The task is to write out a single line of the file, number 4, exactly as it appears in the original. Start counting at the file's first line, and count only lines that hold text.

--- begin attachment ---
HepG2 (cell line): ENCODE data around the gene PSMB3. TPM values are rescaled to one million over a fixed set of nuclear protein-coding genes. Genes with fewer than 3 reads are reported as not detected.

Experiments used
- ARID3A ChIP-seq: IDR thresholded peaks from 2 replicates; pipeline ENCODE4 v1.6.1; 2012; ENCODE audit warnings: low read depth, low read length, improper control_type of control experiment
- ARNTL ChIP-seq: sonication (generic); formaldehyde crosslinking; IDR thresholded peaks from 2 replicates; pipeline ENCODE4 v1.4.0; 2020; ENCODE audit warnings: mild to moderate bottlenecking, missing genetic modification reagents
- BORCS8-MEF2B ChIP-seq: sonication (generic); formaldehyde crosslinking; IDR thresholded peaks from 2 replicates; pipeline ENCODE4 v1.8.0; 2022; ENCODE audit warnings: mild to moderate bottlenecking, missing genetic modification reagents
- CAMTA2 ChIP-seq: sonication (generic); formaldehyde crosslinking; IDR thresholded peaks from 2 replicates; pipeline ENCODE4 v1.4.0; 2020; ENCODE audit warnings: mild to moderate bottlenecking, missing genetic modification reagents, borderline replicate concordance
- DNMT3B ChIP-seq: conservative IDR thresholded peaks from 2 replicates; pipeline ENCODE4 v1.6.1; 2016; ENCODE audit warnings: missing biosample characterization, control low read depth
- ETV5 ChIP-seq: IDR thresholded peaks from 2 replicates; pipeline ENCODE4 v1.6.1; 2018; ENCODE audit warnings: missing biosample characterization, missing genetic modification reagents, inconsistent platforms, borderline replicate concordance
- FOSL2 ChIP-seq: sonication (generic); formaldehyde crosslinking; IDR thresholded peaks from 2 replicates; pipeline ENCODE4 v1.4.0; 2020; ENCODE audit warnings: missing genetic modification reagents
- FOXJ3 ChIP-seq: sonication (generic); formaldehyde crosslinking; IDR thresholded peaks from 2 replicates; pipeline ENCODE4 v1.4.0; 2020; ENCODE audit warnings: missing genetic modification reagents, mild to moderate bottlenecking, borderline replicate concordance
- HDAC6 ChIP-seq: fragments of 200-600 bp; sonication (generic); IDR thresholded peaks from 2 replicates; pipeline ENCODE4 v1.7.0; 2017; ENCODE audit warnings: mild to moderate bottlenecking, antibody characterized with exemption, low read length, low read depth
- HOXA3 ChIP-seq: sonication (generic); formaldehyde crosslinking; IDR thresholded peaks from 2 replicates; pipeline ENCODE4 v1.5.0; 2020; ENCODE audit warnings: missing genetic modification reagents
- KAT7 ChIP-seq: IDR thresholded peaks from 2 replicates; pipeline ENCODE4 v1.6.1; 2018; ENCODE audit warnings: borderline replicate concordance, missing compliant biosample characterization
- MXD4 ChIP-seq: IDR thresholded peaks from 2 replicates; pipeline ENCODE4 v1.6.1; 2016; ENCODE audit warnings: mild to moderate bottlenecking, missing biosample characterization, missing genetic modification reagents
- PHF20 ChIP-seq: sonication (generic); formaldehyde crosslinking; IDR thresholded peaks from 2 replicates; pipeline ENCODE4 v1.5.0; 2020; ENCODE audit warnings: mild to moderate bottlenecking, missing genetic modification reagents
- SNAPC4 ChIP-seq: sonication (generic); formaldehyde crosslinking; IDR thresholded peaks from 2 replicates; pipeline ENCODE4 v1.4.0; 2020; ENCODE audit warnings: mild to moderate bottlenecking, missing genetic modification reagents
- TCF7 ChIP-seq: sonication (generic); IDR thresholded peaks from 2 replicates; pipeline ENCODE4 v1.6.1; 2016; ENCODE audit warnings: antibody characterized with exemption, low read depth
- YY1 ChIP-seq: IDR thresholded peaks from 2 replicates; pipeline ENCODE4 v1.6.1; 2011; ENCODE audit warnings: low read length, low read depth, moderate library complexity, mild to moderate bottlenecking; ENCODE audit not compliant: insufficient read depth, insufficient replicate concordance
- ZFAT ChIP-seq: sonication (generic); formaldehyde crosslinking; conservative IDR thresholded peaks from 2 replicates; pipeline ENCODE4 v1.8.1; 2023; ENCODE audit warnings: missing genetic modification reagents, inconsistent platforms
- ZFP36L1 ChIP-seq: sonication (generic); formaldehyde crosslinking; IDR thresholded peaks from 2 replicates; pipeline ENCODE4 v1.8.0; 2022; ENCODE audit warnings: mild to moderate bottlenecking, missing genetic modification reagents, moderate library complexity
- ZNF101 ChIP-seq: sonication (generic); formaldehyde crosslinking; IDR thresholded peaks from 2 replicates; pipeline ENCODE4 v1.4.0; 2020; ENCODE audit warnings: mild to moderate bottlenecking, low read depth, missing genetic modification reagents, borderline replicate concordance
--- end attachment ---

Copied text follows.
- ARNTL ChIP-seq: sonication (generic); formaldehyde crosslinking; IDR thresholded peaks from 2 replicates; pipeline ENCODE4 v1.4.0; 2020; ENCODE audit warnings: mild to moderate bottlenecking, missing genetic modification reagents